Additional examples and discussion of vardøgr cases can be found in a previous PRF blog entry devoted to this phenomenon.
Sometimes, the apparition of a certain individual is reportedly witnessed at a time when that individual is in the midst of a crisis situation (such as being in an accident, suffering a serious illness, or facing the threat of death). One such crisis apparition, involving a young fisherman known as J., is described on pages 70 and 71 of Stead's special issue. As the man who reported the account had stated:
In the month of April, 1881, I was located in Norfolk, and my duties took me once a fortnight [i.e., every two weeks] to a fishing village on that coast, so I can guarantee the following facts: It is customary for the fishing smacks to go to Grimsby "line fishing" in the spring. The vessels started one afternoon on their journey north. In the evening a heavy north-east wind blew, and one of the boats mistook the white surf on the rocks for the reflection of a lighthouse. In consequence, the boat got into shallow water [and] a heavy sea [wave] came and swept two men from the deck. One man grasped a rope and was saved; the other, a young man, failed to save himself, [even] though [he was] an expert swimmer. It was said that was heard to shout about eleven o'clock. Towards one o'clock, the young man's mother, lying awake, saw his apparition come to the foot of the bed clad in white, and she screamed with fright and told her husband what she had seen, and that J. was drowned. He sought to calm her by saying she must have been dreaming. She asserted the contrary. Next day, when her daughter came in with the telegram of the sad event, before her daughter had time to speak, she cried out "J. is drowned," and became unconscious; she remained in this state for many hours. When she regained consciousness, she told them particularly and distinctly what she saw; and what is to the point is this remarkable thing - she said if ever the body is found, it has a cut across the cheek, specifying which cheek.
The body was found some days after, and exactly as the mother had seen it was the cut on the cheek. [6, pp. 70 - 71]
Again it is intriguing that the mother had apparently witnessed a particular detail relating to her son's condition that she could not have known about at the time she saw his apparition, since she was not present with him at sea when he'd suffered his unfortunate accident. This hints at a possible psychic component to her apparitional experience, as well. This case somewhat resembles another notable one that was documented by the SPR, in which a man witnessed the spectral figure of his deceased sister, who bore a similar mark across her cheek (which he was unaware of at the time); this SPR case was also the focus of a previous PRF blog entry.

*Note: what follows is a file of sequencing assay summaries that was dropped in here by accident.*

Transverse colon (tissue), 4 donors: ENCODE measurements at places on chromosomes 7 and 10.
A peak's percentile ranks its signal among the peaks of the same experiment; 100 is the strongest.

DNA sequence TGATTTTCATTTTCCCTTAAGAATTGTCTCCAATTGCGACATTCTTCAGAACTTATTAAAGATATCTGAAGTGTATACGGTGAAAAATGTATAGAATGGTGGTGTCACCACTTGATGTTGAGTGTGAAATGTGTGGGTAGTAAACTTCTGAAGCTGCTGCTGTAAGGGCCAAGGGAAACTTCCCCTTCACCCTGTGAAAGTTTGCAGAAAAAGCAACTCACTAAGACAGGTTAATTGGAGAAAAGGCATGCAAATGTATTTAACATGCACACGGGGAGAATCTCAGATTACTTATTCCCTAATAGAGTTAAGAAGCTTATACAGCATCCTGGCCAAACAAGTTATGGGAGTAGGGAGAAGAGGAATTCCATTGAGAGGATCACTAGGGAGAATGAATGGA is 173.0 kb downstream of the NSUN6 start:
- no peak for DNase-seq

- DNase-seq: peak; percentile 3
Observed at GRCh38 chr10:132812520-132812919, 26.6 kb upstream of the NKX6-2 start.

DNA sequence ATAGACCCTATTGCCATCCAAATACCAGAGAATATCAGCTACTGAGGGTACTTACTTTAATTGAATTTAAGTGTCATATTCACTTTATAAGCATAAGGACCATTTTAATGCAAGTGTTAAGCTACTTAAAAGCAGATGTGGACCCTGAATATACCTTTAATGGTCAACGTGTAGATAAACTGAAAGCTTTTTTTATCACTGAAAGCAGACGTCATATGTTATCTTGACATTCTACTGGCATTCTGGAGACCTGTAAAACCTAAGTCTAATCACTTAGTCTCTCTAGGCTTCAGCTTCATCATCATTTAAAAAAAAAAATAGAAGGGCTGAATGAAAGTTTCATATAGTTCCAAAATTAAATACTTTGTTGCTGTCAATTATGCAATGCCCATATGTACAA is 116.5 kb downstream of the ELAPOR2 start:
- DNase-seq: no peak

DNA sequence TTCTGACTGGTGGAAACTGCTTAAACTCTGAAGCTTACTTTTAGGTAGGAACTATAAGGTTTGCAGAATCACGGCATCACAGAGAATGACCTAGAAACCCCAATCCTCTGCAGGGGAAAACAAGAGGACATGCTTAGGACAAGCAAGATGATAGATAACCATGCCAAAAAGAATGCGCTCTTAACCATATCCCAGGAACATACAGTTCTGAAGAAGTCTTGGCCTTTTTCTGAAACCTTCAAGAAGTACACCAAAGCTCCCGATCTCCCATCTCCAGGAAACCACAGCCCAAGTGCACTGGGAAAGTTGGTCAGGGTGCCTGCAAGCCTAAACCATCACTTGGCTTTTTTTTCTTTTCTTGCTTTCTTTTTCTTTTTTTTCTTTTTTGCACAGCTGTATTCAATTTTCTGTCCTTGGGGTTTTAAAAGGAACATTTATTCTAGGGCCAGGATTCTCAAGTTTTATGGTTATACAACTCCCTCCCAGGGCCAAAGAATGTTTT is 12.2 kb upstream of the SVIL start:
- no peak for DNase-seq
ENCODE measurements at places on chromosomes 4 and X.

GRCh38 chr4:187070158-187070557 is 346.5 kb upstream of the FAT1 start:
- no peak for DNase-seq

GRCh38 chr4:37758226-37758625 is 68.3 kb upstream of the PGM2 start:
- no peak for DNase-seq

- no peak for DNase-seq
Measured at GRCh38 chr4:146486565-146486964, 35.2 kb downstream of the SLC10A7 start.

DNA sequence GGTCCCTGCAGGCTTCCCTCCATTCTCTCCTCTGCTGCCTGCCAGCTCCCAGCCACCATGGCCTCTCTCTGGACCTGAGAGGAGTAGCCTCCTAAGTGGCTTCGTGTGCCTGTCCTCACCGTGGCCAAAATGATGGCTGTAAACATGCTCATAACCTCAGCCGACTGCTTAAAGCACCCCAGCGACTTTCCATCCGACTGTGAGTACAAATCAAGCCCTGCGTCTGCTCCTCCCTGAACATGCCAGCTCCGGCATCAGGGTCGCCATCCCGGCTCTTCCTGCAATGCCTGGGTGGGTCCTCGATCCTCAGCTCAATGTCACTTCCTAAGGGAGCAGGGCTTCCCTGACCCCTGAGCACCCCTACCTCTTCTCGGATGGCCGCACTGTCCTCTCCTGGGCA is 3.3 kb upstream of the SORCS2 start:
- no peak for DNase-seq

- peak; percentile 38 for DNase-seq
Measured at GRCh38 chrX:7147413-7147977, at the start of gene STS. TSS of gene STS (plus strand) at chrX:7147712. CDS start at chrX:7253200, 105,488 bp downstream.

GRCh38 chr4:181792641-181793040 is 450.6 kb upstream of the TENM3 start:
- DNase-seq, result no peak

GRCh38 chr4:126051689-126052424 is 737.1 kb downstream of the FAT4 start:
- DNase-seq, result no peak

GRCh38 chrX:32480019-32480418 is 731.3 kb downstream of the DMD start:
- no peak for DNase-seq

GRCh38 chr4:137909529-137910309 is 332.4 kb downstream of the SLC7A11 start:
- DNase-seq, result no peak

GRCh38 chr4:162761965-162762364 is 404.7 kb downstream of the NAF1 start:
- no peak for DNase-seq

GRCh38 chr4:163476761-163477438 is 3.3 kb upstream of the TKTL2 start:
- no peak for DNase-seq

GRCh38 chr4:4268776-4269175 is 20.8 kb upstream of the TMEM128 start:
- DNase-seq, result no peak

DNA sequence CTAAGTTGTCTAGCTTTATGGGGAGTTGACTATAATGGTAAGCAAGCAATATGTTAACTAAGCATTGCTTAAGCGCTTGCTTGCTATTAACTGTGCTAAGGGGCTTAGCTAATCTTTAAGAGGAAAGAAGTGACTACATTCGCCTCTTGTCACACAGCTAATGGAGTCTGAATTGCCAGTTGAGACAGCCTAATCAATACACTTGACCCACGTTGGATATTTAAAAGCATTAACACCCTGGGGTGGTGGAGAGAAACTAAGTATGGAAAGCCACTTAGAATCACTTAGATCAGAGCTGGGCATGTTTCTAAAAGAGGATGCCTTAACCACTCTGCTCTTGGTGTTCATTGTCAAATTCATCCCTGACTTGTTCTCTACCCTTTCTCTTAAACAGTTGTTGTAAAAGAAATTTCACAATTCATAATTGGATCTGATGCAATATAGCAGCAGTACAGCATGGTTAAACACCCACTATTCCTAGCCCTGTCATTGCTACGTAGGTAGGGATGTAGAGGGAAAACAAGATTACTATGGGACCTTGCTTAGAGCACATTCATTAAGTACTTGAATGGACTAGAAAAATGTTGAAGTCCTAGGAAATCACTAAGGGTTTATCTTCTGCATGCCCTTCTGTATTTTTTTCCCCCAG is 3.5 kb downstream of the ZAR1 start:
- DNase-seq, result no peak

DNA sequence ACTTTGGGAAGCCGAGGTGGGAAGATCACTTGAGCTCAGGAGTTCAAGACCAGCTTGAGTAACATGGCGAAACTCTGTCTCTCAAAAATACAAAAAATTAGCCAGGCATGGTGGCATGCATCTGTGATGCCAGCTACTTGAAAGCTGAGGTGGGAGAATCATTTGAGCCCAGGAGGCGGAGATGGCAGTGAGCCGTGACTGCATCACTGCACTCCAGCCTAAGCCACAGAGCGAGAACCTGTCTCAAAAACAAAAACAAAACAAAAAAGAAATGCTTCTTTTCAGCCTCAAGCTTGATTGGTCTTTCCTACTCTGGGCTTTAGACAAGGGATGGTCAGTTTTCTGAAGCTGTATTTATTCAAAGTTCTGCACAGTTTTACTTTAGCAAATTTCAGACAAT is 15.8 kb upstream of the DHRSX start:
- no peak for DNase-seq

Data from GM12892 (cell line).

The PRF would like to wish everyone a happy holiday season!
 Dickey, C. (2017, December 15). A plea to resurrect the Christmas tradition of telling ghost stories. Online article available from the Smithsonian Magazine website: https://www.smithsonianmag.com/history/plea-resurrect-christmas-tradition-telling-ghost-stories-180967553/. Accessed December 18, 2017.
 Jerome, J. K. (1891). Told After Supper. London: The Leadenhall Press.
 Kingsland, F. [Mrs. B.] (1904). In and Out Door Games: With Suggestions for Entertainments. New York: Sully and Kleinteich.
 Dickens, C. (1843). A Christmas Carol in Prose, Being a Ghost Story of Christmas. London: Chapman & Hall.
 Alvarado, C. S. (2014, December 27). Ghosts and the like for Christmas: William T. Stead's Real Ghost Stories. Online article available from the author's "Parapsychology: News, History, and Research" blog: https://carlossalvarado.wordpress.com/2014/12/27/ghosts-and-the-like-for-christmas-william-t-steads-real-ghost-stories/. Accessed January 2, 2015.
 Stead, W. T. (Ed.) (1891). Real ghost stories: A record of authentic apparitions. Review of Reviews Vol. 4 (Xmas issue). London: Publishing Office of the Review of Reviews.
 Gurney, E., Myers, F. W. H., & Podmore, F. (1886). Phantasms of the Living (2 vols.). London: Trübner & Company.
 MacKenzie, A. (1971). Apparitions & Ghosts: A Modern Study. London: Arthur Barker Ltd.
 Haraldsson, E. (2012). The Departed Among the Living: An Investigative Study of Afterlife Encounters. Guildford, UK: White Crow Books.